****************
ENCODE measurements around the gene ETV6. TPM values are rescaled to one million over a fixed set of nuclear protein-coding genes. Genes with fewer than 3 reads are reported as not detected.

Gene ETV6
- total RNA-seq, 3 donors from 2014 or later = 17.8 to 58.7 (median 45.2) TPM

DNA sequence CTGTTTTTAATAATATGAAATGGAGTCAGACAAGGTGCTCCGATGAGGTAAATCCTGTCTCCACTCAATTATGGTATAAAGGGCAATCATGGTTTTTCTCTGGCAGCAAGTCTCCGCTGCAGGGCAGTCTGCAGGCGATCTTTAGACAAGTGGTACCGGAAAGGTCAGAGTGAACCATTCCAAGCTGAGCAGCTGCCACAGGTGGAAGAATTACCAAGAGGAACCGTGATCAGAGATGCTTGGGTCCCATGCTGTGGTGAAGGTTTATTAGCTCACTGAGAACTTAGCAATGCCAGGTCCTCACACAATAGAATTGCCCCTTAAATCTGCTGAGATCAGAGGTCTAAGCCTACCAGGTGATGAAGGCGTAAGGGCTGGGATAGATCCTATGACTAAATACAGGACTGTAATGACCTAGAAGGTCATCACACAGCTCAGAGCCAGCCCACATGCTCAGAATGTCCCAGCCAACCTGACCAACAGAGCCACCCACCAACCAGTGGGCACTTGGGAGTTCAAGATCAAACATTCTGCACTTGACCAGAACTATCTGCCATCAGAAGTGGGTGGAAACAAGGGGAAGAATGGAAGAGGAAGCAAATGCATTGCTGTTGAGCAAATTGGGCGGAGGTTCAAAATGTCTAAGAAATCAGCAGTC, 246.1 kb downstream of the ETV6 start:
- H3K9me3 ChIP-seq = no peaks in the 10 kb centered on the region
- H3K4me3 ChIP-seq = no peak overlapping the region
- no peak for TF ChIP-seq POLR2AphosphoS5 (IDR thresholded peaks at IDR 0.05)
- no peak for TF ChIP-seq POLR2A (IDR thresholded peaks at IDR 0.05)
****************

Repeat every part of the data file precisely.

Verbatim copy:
ENCODE measurements around the gene ETV6. TPM values are rescaled to one million over a fixed set of nuclear protein-coding genes. Genes with fewer than 3 reads are reported as not detected.

Gene ETV6
- total RNA-seq, 3 donors from 2014 or later = 17.8 to 58.7 (median 45.2) TPM

DNA sequence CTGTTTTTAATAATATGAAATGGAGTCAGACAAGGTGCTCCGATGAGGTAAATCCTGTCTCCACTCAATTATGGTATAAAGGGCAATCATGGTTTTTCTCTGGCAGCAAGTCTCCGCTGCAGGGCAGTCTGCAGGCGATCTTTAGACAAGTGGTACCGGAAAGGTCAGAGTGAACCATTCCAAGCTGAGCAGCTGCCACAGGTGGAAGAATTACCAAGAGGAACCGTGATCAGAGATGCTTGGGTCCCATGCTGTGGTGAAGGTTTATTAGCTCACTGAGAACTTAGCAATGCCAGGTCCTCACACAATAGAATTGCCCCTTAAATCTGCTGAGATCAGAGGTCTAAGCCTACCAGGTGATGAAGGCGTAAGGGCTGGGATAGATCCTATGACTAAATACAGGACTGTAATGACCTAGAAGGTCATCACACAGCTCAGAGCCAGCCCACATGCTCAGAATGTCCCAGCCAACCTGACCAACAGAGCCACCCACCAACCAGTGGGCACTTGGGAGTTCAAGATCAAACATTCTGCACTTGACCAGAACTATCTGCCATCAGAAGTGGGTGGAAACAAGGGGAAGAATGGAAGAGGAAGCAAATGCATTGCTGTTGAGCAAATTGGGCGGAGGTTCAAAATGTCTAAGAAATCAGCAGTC, 246.1 kb downstream of the ETV6 start:
- H3K9me3 ChIP-seq = no peaks in the 10 kb centered on the region
- H3K4me3 ChIP-seq = no peak overlapping the region
- no peak for TF ChIP-seq POLR2AphosphoS5 (IDR thresholded peaks at IDR 0.05)
- no peak for TF ChIP-seq POLR2A (IDR thresholded peaks at IDR 0.05)